The Guardian recently reported key claims that have been made by hackers in relation to driverless technology. One hacker states that they were able to take control of a passenger plane's systems. They claim to have been able to get as far as making a 'flight command' via the plane's entertainment system. In another of the reported claims, hackers accessed a driverless car's software during a planned test/research scenario allowing them to apply the brakes, kill the engine and take control of the steering, causing the vehicle to crash.

Commentators expect further examples of ransomware attacks on autonomous vehicles in the future. For example, cybercriminals hacking into an autonomous vehicle's software and then demanding an immediate ransom to release control of it, possibly by displaying a message when the ignition key is turned-'your car has been hacked. Pay x in order to get it back.'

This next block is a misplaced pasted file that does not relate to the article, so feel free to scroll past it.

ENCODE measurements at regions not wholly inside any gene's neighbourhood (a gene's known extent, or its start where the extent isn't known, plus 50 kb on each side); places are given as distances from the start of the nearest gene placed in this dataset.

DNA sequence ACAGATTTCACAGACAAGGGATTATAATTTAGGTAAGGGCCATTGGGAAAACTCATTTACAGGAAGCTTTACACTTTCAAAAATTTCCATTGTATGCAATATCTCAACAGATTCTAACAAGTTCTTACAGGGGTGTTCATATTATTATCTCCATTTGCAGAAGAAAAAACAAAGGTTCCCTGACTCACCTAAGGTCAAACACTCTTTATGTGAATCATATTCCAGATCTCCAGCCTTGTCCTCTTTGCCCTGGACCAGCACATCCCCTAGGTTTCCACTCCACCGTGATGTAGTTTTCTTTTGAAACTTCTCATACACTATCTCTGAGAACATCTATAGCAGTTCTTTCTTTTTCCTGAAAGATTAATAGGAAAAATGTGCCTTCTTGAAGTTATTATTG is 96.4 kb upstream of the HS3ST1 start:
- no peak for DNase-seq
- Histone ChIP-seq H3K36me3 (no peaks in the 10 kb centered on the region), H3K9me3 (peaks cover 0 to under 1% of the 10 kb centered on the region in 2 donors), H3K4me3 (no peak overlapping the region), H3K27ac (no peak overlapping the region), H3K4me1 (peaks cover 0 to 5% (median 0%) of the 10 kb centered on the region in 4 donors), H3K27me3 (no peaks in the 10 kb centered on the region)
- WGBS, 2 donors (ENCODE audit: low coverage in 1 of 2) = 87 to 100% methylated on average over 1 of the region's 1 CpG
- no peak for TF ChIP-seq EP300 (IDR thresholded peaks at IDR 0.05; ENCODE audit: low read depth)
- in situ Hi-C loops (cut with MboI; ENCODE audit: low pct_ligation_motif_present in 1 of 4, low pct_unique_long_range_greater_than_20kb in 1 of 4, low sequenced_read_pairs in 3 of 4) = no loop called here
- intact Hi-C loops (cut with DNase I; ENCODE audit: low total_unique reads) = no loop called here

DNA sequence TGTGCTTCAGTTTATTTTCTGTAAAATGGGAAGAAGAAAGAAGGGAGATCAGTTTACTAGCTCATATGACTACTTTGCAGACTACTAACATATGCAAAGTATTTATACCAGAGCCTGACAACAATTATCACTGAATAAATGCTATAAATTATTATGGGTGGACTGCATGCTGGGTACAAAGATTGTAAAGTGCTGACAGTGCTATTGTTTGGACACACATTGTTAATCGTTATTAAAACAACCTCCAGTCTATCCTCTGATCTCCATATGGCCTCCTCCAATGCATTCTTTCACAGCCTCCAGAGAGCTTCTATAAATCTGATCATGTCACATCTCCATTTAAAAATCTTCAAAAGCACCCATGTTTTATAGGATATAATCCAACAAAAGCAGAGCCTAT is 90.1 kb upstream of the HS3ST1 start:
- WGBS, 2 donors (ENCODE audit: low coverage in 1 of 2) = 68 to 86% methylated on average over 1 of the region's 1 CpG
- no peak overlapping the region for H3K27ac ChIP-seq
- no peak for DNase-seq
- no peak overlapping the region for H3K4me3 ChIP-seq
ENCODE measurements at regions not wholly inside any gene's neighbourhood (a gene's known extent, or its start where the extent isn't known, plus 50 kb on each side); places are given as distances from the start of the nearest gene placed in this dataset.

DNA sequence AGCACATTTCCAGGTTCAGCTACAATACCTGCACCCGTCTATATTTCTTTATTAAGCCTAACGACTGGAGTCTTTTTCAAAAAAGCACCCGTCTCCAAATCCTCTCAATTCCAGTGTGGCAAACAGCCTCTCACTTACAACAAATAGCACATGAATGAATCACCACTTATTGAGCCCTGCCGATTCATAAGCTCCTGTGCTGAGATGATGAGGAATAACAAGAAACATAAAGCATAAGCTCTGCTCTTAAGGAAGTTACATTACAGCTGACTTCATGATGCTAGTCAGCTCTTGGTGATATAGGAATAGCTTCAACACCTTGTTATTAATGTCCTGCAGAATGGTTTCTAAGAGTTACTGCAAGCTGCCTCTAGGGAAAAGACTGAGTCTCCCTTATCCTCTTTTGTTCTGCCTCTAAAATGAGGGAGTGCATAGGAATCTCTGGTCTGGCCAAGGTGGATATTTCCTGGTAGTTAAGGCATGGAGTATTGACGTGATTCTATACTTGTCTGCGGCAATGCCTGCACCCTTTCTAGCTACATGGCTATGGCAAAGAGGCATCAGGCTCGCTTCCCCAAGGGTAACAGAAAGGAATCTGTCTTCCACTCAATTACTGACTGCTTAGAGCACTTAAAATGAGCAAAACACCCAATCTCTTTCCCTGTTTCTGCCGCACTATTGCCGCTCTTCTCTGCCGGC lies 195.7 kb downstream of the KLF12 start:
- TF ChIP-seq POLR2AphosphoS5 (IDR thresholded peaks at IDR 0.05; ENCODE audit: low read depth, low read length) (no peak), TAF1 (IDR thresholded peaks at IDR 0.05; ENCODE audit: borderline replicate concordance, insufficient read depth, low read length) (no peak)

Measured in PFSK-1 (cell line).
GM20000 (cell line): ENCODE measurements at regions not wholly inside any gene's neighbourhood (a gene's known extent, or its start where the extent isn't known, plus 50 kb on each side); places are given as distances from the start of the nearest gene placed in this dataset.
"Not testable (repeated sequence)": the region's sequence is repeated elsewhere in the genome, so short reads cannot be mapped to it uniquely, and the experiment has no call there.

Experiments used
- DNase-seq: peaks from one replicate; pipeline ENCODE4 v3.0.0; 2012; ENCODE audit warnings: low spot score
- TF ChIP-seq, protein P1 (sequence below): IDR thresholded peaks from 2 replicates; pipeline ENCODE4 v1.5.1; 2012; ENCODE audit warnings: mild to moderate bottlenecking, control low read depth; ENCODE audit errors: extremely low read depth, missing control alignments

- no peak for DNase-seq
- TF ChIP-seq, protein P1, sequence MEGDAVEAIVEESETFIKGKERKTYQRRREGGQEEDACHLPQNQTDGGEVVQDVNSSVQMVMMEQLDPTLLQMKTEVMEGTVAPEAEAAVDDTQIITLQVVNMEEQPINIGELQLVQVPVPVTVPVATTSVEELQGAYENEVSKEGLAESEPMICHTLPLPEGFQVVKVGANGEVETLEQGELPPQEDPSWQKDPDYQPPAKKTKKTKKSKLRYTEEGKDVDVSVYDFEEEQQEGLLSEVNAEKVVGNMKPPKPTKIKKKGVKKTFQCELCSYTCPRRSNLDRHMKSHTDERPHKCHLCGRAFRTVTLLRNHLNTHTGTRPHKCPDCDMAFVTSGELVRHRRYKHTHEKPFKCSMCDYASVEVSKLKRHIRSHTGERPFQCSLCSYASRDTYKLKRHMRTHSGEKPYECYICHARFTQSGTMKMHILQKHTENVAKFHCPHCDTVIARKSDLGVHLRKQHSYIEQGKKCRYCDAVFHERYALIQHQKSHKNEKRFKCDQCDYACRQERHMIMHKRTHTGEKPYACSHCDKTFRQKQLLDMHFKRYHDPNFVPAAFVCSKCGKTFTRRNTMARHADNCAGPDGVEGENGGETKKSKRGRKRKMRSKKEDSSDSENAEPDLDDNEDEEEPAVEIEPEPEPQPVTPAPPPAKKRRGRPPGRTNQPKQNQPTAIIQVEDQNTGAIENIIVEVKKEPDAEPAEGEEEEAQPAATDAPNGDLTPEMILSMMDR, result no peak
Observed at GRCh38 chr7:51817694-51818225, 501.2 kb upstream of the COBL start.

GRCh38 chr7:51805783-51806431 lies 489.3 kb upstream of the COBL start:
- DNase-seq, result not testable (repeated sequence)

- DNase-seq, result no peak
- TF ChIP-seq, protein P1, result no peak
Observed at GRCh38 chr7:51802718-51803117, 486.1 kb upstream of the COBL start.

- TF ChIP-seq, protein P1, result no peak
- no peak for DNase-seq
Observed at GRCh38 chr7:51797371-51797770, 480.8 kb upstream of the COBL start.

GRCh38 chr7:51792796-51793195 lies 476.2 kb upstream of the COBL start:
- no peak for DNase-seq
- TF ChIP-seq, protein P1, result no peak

How might the risk of hacking increase with the introduction of advanced driver assistance systems and again with fully automated systems?

The risk is that systems providing enhanced functionality, user experience and safety, such as advanced driver assist, provide would-be cybercriminals with greater opportunities and motivation for hacking into vehicles. Hackers will seek to target any weak point in cyber security. If key operational components of a driverless vehicle are all connected to other elements as one internal network there is a risk that hackers will use access to one component, which, if it is a minor one, may potentially be less secure, to then easily to hack into a vehicle's essential controls such as brakes or the engine. As referred to above, hackers have reported using access to entertainment systems as a means of accessing other systems within vehicles.